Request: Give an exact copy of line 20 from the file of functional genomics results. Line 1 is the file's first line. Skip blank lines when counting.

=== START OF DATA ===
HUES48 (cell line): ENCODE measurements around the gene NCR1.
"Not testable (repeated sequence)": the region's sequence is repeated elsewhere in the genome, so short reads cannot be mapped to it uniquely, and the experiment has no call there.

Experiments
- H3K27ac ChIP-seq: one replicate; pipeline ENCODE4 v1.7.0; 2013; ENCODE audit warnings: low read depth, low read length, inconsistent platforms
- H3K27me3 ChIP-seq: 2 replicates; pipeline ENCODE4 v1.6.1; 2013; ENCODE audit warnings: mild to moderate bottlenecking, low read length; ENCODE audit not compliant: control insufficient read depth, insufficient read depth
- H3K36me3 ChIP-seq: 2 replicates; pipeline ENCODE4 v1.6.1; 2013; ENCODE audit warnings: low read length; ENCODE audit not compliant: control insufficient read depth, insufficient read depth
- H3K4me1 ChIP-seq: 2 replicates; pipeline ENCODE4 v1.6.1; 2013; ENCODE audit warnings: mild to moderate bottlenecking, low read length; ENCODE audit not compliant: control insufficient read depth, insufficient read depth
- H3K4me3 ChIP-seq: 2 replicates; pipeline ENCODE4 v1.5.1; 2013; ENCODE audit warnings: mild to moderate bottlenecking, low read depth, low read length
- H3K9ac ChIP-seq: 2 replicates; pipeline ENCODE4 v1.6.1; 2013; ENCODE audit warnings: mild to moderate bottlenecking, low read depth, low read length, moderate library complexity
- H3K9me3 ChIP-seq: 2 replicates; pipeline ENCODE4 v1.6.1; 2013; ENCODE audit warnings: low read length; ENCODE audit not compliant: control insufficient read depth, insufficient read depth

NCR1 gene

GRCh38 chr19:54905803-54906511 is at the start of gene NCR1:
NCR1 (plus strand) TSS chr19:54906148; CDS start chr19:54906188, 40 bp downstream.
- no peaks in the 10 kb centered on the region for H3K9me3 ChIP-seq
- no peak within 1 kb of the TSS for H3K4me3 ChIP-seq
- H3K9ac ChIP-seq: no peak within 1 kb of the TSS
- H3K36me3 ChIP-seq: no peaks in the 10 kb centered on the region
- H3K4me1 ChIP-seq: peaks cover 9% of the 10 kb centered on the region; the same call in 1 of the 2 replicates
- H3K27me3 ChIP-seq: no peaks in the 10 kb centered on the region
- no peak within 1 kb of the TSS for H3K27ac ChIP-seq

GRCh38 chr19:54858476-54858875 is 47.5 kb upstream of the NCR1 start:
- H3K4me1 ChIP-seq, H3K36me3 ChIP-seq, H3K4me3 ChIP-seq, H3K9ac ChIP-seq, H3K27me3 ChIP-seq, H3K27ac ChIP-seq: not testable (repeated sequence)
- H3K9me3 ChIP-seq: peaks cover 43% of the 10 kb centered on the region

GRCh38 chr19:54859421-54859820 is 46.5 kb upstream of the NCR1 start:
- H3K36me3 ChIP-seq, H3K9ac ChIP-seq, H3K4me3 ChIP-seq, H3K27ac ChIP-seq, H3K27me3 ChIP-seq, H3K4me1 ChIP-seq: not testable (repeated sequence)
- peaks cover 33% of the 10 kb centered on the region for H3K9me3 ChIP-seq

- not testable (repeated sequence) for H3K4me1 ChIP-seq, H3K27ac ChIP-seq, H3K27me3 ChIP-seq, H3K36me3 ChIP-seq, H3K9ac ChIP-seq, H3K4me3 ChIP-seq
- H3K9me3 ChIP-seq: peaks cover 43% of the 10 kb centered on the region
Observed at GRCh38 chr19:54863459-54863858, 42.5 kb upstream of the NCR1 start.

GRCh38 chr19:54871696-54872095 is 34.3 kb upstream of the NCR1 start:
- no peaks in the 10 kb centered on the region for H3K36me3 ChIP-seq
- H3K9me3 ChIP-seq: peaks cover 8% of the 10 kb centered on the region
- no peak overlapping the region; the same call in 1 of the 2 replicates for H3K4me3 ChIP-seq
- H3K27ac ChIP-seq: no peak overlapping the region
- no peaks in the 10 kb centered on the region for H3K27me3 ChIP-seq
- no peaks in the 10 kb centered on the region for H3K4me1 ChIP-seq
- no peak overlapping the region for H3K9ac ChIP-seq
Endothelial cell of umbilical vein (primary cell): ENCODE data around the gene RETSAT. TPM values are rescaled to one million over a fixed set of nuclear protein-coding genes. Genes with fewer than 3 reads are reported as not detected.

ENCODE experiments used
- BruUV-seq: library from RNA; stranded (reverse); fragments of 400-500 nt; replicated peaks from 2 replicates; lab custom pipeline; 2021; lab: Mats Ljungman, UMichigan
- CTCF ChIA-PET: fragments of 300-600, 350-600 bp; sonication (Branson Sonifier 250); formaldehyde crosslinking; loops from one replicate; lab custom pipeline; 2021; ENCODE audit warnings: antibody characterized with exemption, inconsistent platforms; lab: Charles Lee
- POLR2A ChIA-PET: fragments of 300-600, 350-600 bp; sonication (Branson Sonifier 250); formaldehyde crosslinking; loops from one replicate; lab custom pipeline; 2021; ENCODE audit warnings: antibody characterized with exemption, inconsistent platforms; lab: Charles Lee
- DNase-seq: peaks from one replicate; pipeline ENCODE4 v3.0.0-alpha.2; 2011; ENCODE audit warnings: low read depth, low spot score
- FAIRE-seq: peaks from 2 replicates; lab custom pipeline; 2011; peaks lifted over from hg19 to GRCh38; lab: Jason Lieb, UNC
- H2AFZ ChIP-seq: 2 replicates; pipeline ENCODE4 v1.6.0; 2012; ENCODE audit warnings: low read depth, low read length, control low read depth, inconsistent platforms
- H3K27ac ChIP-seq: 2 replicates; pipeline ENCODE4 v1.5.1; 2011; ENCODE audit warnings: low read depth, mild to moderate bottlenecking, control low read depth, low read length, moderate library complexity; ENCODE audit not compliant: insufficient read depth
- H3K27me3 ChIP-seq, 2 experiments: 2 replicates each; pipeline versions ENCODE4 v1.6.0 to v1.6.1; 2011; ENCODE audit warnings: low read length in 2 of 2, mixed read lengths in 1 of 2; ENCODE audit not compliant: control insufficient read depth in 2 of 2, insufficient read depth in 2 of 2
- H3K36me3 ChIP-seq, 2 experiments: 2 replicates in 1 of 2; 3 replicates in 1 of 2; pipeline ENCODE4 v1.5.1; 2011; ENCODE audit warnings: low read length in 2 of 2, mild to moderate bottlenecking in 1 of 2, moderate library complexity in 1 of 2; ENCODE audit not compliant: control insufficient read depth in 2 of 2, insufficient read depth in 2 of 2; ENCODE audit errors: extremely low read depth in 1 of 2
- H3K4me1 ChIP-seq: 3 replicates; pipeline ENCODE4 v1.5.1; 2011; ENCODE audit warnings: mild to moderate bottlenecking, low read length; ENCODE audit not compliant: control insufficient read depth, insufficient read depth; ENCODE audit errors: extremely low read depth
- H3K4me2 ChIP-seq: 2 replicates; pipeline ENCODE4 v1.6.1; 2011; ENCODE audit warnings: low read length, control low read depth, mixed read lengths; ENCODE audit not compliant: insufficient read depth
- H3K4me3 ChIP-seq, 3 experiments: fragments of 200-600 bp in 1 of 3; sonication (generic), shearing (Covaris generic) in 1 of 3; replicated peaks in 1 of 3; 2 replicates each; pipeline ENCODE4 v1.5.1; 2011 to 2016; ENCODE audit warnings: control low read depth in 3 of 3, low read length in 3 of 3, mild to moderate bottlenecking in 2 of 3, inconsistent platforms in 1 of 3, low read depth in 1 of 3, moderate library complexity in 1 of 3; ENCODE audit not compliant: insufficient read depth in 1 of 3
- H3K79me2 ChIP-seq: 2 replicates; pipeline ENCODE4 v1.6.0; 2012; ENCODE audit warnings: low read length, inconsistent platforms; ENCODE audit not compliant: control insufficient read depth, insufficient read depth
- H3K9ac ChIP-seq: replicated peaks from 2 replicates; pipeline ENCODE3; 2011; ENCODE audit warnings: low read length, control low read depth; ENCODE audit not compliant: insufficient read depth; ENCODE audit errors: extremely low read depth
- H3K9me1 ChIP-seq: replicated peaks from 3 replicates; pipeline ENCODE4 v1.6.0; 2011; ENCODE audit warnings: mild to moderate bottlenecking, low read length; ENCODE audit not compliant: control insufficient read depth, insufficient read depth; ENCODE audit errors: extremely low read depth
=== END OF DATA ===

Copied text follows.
- no peak within 1 kb of the TSS for H3K27ac ChIP-seq